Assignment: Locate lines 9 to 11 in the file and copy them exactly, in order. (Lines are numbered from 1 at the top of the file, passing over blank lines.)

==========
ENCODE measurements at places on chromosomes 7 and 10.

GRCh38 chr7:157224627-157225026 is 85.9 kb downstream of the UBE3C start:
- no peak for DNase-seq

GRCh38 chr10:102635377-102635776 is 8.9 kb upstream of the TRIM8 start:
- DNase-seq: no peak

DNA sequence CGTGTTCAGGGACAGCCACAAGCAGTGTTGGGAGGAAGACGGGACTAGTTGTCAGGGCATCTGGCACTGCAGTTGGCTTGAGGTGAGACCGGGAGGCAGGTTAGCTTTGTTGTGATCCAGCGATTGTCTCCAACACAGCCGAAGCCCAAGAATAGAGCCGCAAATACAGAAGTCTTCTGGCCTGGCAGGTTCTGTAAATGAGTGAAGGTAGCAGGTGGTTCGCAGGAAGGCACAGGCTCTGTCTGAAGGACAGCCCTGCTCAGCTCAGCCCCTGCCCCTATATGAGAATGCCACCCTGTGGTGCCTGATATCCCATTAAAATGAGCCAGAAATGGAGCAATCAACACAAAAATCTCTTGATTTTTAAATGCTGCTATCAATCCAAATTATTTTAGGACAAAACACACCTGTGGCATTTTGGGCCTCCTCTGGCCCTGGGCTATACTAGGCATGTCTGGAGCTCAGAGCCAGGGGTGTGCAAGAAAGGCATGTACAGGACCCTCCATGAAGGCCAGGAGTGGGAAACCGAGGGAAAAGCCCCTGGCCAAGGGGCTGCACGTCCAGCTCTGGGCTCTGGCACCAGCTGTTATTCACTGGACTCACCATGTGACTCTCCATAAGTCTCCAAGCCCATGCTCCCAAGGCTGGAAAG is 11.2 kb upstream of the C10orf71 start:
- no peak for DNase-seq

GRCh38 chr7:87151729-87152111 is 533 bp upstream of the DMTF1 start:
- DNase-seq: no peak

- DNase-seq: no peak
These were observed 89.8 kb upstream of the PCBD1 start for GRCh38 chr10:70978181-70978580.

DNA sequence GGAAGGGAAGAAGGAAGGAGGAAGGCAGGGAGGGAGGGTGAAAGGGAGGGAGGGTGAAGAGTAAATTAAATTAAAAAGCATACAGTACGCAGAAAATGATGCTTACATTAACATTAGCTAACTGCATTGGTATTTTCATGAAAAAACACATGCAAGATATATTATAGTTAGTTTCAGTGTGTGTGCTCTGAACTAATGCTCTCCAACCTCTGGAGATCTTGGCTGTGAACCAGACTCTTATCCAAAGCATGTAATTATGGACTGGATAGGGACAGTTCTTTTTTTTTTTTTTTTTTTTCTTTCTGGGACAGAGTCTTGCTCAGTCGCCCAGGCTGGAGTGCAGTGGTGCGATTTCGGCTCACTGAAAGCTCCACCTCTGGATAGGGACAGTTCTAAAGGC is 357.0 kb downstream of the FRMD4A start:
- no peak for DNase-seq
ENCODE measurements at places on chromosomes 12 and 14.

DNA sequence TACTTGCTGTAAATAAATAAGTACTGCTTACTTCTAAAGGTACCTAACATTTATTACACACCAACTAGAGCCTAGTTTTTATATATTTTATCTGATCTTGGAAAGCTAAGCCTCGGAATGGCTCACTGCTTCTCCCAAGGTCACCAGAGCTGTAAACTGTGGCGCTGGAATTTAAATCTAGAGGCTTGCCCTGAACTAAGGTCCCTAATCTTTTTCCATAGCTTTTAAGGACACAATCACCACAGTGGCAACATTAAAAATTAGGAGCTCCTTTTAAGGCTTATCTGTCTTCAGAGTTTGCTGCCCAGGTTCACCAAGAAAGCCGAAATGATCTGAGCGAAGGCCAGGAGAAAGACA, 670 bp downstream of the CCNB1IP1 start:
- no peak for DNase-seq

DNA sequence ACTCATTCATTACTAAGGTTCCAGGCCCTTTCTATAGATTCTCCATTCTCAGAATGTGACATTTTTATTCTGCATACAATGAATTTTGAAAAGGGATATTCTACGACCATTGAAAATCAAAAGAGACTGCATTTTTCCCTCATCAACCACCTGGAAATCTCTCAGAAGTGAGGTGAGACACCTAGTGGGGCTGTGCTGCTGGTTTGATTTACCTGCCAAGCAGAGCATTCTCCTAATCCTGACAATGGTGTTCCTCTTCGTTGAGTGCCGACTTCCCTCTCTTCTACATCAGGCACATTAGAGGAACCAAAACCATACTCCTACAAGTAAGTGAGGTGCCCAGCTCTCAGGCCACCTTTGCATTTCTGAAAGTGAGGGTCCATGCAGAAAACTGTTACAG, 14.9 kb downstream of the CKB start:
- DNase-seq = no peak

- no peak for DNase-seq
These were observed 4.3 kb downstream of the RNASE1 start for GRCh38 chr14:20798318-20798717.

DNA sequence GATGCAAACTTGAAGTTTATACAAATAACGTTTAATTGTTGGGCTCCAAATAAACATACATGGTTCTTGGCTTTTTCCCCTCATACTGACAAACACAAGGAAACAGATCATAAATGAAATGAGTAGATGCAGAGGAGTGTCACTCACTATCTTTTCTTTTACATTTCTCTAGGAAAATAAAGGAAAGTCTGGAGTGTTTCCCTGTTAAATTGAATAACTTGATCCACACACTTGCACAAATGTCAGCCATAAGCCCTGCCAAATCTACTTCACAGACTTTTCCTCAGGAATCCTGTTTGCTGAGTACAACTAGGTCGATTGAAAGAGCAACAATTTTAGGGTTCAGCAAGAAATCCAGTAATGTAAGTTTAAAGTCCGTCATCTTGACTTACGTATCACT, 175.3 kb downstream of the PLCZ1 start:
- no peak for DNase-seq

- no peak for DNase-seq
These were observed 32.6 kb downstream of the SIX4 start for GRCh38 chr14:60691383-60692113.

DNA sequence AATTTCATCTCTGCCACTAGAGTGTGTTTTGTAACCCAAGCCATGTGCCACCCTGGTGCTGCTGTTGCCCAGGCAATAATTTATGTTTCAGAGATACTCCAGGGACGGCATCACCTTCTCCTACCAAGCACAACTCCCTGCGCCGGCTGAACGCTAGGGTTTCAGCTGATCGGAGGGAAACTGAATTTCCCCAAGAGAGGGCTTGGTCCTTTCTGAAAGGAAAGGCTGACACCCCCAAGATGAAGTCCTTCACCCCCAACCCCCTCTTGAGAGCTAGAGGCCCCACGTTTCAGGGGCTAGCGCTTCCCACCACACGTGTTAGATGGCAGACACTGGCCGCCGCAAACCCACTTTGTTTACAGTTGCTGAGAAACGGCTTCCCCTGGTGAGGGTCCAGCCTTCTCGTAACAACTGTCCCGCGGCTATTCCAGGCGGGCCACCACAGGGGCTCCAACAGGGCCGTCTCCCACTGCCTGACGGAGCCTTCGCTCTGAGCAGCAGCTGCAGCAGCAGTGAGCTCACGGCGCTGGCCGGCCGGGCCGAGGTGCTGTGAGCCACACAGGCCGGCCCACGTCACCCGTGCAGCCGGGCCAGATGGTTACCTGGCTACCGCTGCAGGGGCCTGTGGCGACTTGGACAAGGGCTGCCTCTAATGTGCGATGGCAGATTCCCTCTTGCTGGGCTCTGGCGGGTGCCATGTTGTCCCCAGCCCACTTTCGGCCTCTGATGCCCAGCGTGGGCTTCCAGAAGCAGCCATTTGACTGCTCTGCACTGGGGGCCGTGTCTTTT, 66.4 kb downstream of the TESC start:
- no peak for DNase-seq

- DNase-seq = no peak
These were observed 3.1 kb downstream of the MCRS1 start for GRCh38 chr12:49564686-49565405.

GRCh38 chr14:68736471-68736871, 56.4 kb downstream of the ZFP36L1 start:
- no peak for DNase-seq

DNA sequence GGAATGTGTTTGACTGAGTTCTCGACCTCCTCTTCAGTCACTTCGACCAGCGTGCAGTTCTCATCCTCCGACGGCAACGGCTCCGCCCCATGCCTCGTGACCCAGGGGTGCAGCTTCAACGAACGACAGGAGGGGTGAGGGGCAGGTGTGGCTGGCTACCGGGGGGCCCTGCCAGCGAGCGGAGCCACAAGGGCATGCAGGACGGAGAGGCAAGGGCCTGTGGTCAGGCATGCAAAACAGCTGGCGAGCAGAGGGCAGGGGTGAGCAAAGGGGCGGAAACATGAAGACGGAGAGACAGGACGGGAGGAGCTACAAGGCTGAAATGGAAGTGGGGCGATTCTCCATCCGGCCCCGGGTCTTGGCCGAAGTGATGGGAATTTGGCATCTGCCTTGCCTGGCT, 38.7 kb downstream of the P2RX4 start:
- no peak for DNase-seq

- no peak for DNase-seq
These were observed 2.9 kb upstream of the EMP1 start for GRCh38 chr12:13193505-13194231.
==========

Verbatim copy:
- DNase-seq: no peak

- DNase-seq: no peak
These were observed 89.8 kb upstream of the PCBD1 start for GRCh38 chr10:70978181-70978580.